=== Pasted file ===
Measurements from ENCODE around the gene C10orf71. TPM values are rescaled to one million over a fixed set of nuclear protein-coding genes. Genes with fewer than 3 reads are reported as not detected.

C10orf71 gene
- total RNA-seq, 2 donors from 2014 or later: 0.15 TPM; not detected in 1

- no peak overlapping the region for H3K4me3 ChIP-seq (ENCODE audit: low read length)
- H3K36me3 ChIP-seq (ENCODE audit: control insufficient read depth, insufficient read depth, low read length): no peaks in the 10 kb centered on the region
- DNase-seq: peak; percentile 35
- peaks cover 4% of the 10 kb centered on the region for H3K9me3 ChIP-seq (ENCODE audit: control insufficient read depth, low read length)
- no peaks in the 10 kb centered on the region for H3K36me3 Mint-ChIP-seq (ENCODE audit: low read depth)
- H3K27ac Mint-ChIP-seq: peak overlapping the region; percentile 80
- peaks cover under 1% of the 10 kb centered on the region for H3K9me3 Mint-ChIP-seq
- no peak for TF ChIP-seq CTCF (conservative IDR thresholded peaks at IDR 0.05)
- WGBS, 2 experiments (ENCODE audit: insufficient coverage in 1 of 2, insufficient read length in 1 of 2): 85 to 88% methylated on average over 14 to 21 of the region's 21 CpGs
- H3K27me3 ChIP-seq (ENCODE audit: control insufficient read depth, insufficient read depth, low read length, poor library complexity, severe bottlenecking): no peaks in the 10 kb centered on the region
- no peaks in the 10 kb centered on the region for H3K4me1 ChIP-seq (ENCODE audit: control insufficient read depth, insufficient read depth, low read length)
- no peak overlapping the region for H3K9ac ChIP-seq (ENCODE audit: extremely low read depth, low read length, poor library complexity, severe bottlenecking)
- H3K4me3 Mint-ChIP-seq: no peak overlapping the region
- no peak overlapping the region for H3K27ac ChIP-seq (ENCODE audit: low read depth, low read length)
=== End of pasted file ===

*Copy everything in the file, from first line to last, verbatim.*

Measurements from ENCODE around the gene C10orf71. TPM values are rescaled to one million over a fixed set of nuclear protein-coding genes. Genes with fewer than 3 reads are reported as not detected.

C10orf71 gene
- total RNA-seq, 2 donors from 2014 or later: 0.15 TPM; not detected in 1

- no peak overlapping the region for H3K4me3 ChIP-seq (ENCODE audit: low read length)
- H3K36me3 ChIP-seq (ENCODE audit: control insufficient read depth, insufficient read depth, low read length): no peaks in the 10 kb centered on the region
- DNase-seq: peak; percentile 35
- peaks cover 4% of the 10 kb centered on the region for H3K9me3 ChIP-seq (ENCODE audit: control insufficient read depth, low read length)
- no peaks in the 10 kb centered on the region for H3K36me3 Mint-ChIP-seq (ENCODE audit: low read depth)
- H3K27ac Mint-ChIP-seq: peak overlapping the region; percentile 80
- peaks cover under 1% of the 10 kb centered on the region for H3K9me3 Mint-ChIP-seq
- no peak for TF ChIP-seq CTCF (conservative IDR thresholded peaks at IDR 0.05)
- WGBS, 2 experiments (ENCODE audit: insufficient coverage in 1 of 2, insufficient read length in 1 of 2): 85 to 88% methylated on average over 14 to 21 of the region's 21 CpGs
- H3K27me3 ChIP-seq (ENCODE audit: control insufficient read depth, insufficient read depth, low read length, poor library complexity, severe bottlenecking): no peaks in the 10 kb centered on the region
- no peaks in the 10 kb centered on the region for H3K4me1 ChIP-seq (ENCODE audit: control insufficient read depth, insufficient read depth, low read length)
- no peak overlapping the region for H3K9ac ChIP-seq (ENCODE audit: extremely low read depth, low read length, poor library complexity, severe bottlenecking)
- H3K4me3 Mint-ChIP-seq: no peak overlapping the region
- no peak overlapping the region for H3K27ac ChIP-seq (ENCODE audit: low read depth, low read length)